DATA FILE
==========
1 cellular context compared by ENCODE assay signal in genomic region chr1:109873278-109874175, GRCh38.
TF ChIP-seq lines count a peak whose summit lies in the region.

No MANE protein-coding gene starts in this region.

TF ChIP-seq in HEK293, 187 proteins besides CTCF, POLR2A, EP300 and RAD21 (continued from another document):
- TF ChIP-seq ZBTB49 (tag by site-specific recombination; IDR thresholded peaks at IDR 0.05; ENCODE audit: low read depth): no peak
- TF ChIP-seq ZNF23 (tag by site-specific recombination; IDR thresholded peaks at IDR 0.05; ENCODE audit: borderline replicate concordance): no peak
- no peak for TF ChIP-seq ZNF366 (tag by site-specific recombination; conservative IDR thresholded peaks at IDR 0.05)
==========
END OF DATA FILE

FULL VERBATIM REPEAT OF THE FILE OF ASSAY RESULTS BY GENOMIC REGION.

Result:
1 cellular context compared by ENCODE assay signal in genomic region chr1:109873278-109874175, GRCh38.
TF ChIP-seq lines count a peak whose summit lies in the region.

No MANE protein-coding gene starts in this region.

TF ChIP-seq in HEK293, 187 proteins besides CTCF, POLR2A, EP300 and RAD21 (continued from another document):
- TF ChIP-seq ZBTB49 (tag by site-specific recombination; IDR thresholded peaks at IDR 0.05; ENCODE audit: low read depth): no peak
- TF ChIP-seq ZNF23 (tag by site-specific recombination; IDR thresholded peaks at IDR 0.05; ENCODE audit: borderline replicate concordance): no peak
- no peak for TF ChIP-seq ZNF366 (tag by site-specific recombination; conservative IDR thresholded peaks at IDR 0.05)